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How should platforms and gig economy workers be taxed?


The ‘gig economy’ has grown and risen up the policy agenda in recent years. The associated growth in people working through their own businesses and in work happening through platforms highlights difficult questions about when to have boundaries in the tax system and where to put them.

The self-employed are taxed at lower rates than employees. How should gig economy workers be taxed? When should they be taxed as employees? What is the knock-on effect of their tax status for in work benefits? Does it matter that employment law and tax law are not aligned?

Our expert panel brought a range of different perspectives to this topical debate:

  • Stuart Adam - Senior Research Economist, Institute for Fiscal Studies
  • Bill Dodwell – Tax Director, Office of Tax Simplification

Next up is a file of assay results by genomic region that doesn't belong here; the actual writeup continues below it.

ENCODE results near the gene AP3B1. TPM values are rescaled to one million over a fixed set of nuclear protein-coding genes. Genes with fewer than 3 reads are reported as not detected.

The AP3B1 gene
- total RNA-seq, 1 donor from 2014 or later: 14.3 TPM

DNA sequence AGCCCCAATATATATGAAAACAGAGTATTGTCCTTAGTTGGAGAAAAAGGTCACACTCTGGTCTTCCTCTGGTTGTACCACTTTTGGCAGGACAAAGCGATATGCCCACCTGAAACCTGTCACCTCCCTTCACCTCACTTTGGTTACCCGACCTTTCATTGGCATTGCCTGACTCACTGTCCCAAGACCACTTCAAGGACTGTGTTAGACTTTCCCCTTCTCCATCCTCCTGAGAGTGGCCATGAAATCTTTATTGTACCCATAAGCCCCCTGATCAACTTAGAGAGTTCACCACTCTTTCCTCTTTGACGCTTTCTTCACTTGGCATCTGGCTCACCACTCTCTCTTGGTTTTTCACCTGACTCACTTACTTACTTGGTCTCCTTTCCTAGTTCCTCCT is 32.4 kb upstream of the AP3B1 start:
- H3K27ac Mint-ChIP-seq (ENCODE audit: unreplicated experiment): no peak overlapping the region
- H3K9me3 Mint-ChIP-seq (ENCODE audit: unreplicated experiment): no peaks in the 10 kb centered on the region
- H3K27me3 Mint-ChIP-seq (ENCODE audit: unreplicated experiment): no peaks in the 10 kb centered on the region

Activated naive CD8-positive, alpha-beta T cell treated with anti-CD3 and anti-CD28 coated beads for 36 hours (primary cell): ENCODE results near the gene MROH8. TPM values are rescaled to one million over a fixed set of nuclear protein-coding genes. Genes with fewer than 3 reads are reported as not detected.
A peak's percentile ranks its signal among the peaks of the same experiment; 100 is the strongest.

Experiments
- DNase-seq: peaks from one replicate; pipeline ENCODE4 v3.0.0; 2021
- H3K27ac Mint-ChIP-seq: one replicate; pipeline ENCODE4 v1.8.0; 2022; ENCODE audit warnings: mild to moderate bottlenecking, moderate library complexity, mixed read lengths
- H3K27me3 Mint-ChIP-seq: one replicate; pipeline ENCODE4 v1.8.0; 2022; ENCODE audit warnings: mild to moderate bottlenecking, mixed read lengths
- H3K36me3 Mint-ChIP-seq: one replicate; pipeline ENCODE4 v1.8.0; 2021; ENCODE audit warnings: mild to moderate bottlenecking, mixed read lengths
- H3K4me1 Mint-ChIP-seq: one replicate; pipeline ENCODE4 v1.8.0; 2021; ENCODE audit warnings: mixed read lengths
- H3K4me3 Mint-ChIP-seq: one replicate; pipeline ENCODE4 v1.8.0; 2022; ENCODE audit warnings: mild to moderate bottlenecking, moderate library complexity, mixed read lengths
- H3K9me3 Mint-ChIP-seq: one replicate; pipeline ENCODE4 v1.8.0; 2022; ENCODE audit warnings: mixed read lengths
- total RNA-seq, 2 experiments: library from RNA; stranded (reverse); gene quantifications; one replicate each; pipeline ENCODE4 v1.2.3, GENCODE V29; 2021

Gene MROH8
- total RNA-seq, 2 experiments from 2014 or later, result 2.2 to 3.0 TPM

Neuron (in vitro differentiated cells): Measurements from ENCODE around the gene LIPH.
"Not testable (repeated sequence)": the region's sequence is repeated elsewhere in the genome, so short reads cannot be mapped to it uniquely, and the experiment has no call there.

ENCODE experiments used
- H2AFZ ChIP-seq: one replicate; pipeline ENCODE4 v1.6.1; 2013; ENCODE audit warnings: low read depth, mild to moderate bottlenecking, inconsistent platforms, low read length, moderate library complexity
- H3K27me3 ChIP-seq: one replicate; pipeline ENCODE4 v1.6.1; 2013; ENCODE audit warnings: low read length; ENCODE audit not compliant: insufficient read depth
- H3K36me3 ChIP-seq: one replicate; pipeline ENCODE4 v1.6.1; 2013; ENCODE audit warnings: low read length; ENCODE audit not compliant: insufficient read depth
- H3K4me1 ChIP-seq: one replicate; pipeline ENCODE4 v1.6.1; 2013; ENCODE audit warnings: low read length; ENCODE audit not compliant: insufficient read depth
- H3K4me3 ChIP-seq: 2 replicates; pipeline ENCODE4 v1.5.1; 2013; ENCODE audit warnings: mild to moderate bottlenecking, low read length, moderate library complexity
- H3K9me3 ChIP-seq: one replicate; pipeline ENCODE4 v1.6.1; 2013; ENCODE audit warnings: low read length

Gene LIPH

• Meredith McCammond – Technical Officer, Low Incomes Tax Reform Group
  • Neil Ross – Head of Policy, techUK
  • Chaired by CIOT PresidentPeter Rayney

You can watch the event here, and download Stuart Adam's slides here.

More on this topic

Briefing note
Are there any common themes in how the current Scottish Government has used these powers? Who are the winners and losers from the reforms it has undertaken? What opportunities has it taken and what difficult decisions has it ducked? And what are some of the key issues for the coming years?
Press release
The Scottish Government has used its devolved tax and benefit powers to craft a more progressive system than is in place in the rest of the UK. On average, taxes are higher for high-income households, and benefits more generous for low-income households.